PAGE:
There is an urgent need for the United States to offer foreign aid and support the IMF expanding debt relief for vulnerable countries hit by the coronavirus. The following article was published in the July-August 2020 issue of NewsNotes.
While the health crisis brought on by the coronavirus is severe, the global economic crisis is devastating. In some parts of the world, people fear death from hunger and unemployment as much as from sickness.
The International Monetary Fund (IMF) has called the pandemic the “worst economic downturn since the Great Depression” and predicts a decline in global growth of almost 5 percent in 2020 with global employment loss in the second quarter of 2020 equivalent to losing 300 million full-time jobs. This is a sharp downturn from earlier forecasts. The IMF has said it expects the recession caused by the pandemic, both globally and in many individual countries, to grow even deeper.
International humanitarian experts at Bread for the World, Catholic Relief Services, and elsewhere have urged Congress to provide $12 billion in aid for countries sinking under the weight of the coronavirus crisis. Reports from UN-affiliated agencies indicate that 265 million people could face starvation of “biblical proportions" by the end of the year and half-a-billion people could be pushed into poverty by the growing global economic crisis. Many impoverished countries are facing this new crisis compounded by ongoing crises of food insecurity, fragile health infrastructure, and crushing debt.
Congress has so far spent 0.1 percent—not one percent, but one-tenth of one percent—of its total COVID-19 response on international actions, roughly $2.4 billion out of $2.4 trillion. The $12 billion that many hoped would be included in the HEROES Act would be a step toward the nearly $90 billion in aid that UN experts predict will be needed to protect the most vulnerable 10 percent of people around the world.
To avoid dire economic and humanitarian consequences, Congress should take three actions.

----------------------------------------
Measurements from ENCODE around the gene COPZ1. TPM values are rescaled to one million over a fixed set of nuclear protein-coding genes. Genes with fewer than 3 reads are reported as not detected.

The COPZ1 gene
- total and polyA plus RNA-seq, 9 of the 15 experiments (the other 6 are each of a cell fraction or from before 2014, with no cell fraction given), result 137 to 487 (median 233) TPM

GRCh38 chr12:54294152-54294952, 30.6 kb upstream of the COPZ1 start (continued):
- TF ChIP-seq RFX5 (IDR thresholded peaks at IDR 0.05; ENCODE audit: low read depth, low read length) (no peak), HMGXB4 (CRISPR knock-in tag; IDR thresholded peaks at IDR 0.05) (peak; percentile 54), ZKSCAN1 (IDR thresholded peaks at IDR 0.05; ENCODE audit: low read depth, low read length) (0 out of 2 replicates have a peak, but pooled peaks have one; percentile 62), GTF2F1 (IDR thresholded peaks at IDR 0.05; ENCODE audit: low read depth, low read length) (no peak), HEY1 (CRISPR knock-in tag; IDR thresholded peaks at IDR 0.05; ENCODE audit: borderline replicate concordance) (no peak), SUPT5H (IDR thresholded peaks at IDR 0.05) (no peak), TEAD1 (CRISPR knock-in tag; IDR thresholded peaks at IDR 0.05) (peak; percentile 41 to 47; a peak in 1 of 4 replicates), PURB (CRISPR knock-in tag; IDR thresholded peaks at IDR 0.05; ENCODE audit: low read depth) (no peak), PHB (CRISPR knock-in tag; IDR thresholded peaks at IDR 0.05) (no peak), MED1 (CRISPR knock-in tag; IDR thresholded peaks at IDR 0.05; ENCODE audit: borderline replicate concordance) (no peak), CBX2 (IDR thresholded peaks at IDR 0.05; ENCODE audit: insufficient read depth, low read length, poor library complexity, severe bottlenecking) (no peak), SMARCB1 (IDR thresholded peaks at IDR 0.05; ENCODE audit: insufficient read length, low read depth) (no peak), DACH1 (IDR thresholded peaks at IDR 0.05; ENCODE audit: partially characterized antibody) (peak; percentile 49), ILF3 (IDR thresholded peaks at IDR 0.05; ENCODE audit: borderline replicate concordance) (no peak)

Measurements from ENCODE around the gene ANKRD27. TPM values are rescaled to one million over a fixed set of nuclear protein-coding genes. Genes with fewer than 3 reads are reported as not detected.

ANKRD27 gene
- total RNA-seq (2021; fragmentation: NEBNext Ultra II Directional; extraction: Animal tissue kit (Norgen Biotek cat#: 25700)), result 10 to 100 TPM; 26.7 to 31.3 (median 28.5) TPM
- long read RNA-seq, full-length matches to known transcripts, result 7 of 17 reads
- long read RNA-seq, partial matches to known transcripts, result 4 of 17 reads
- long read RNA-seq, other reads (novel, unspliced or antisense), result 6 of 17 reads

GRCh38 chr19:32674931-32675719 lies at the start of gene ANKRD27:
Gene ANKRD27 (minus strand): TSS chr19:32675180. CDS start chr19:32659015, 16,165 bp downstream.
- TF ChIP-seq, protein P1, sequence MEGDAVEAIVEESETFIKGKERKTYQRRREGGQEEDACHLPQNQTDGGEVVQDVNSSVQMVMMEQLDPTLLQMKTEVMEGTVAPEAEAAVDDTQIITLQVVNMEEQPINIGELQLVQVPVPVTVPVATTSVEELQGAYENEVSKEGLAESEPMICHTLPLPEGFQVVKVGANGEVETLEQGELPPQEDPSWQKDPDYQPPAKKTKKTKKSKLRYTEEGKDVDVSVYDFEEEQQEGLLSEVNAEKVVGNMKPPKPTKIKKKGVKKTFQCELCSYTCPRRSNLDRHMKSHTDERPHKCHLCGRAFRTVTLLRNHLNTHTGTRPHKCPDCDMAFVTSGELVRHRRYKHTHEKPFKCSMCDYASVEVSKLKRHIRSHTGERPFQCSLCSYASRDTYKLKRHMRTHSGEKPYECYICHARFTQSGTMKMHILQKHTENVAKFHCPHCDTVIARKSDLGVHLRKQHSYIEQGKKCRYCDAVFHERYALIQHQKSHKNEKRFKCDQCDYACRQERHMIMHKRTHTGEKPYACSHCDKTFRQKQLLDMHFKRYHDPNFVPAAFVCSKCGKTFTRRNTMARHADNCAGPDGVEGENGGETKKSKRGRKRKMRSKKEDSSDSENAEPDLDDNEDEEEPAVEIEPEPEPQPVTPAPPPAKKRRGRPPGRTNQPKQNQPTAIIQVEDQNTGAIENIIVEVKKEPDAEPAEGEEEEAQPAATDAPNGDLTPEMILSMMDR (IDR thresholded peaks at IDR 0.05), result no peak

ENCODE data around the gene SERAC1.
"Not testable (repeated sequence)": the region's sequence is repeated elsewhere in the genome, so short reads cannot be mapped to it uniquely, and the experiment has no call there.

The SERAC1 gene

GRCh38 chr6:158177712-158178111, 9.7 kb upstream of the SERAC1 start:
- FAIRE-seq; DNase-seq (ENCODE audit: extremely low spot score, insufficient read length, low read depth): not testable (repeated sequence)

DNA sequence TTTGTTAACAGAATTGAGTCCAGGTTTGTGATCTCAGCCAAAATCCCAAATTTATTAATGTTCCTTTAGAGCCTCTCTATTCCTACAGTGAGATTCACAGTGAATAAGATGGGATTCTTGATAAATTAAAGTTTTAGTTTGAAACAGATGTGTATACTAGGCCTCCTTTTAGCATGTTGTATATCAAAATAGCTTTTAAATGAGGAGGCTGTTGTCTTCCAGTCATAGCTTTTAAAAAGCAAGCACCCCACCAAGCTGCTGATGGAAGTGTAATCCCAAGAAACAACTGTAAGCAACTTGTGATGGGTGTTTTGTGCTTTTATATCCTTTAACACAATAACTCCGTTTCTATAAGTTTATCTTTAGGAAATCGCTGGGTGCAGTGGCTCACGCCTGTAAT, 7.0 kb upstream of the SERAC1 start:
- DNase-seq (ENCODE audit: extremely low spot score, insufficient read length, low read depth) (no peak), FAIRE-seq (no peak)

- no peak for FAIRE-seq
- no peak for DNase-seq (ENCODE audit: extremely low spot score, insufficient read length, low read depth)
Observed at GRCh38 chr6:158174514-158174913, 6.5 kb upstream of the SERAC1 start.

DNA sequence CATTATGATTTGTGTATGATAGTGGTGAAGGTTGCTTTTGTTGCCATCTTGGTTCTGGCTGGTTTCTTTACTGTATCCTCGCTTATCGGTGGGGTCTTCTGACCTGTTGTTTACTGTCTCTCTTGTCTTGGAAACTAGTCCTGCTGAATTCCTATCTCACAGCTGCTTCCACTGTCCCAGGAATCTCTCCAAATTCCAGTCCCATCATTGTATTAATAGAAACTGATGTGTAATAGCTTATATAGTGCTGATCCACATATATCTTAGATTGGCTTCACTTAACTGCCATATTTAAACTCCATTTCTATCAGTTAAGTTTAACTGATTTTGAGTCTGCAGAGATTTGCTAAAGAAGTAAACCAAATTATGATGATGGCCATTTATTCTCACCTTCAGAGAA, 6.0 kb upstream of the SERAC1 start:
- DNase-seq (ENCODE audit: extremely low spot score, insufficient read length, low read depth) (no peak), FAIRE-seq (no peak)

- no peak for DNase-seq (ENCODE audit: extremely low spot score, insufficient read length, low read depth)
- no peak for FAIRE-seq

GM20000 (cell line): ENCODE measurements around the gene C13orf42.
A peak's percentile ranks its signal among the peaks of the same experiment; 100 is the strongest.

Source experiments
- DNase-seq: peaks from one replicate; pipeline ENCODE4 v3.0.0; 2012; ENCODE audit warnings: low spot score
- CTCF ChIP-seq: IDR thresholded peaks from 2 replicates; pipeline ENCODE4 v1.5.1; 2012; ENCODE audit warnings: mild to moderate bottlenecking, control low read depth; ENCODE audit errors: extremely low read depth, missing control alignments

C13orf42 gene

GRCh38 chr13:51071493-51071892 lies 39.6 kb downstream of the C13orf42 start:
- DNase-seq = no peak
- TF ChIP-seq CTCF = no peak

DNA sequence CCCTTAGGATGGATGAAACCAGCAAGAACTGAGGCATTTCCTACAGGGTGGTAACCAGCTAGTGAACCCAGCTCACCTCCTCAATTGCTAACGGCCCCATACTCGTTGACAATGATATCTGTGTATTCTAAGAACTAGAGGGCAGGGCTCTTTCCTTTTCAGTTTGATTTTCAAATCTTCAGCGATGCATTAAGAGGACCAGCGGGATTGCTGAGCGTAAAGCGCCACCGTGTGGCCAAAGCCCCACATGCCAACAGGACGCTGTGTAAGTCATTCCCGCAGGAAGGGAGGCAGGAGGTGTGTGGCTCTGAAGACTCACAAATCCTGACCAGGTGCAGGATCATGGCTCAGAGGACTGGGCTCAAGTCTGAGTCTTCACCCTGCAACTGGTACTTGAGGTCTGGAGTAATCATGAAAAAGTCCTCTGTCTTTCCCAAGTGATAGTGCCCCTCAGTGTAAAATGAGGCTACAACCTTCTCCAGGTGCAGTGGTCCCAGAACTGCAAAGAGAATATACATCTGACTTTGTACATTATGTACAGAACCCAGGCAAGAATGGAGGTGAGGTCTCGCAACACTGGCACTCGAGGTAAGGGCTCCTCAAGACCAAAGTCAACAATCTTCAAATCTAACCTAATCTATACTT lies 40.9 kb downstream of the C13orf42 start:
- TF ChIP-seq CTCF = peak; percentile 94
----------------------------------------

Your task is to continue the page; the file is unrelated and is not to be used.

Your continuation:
Provide emergency assistance
Congress should provide no less than $12 billion for international assistance in the next legislative package. This funding should include resources for emergency global health and health security activities, as well as for food security, livelihood, and other programs to mitigate the economic shock of the pandemic. In comparison, the U.S. provided an emergency appropriation of $5.4 billion for three countries in West Africa to respond to the Ebola outbreak in 2015.
Within this response, Congress should continue support to the World Health Organization, the only multilateral institution organization with the technical capacity and global mandate to support and coordinate the public health response of all countries.
Support debt relief
Congress should support expanding a moratorium on debt service payments from indebted countries to international financial institutions, like the IMF, to enable countries to increase spending on essential items to fight the pandemic. So far, the IMF canceled debt payments for the 25 poorest countries and the G20 agreed to put debt on hold for others. But this is not enough. Across 46 countries, debt payments for this year are currently projected to be 400 percent of their health budgets.
Support the IMF issuance of Special Drawing Rights
Congress should instruct the U.S. representative to the IMF to support, not block, issuance of $3 trillion in Special Drawing Rights (SDRs), an emergency financial liquid resource that is without any cost to U.S. taxpayers. To be clear, it costs absolutely nothing to the U.S. taxpayer for the IMF to issue SDRs.
CEPR and Oxfam America recently published an excellent issue brief explaining the urgent need for the IMF to issue SDRs.
A special international reserve asset created by the IMF, SDRs are distributed to central banks of countries in proportion to their IMF quotas. Countries can exchange SDRs for freely usable currencies when they are in weak financial positions. They are similar to the Federal Reserve’s swap arrangements, which have primarily benefited wealthy nations, whereas SDRs are distributed to all IMF member countries. The IMF last issued SDRs in 2009 in response to the global financial crisis and thereby helped ease the impact of the crisis on developing economies.
Because SDRs are issued to each country roughly in proportion to the size of its economy, economists project that an issuance of $3 trillion SDRs will ensure that significant help can reach Latin America, sub-Saharan Africa and other regions that face major economic and public health emergencies.
According to a poll released by the U.S. Global Leadership Coalition, people in the United States overwhelmingly support increased foreign assistance due to the pandemic, with 80 percent of poll respondents agreeing that assistance to other countries to fight diseases makes us safer. Now U.S. voters need to tell Congress.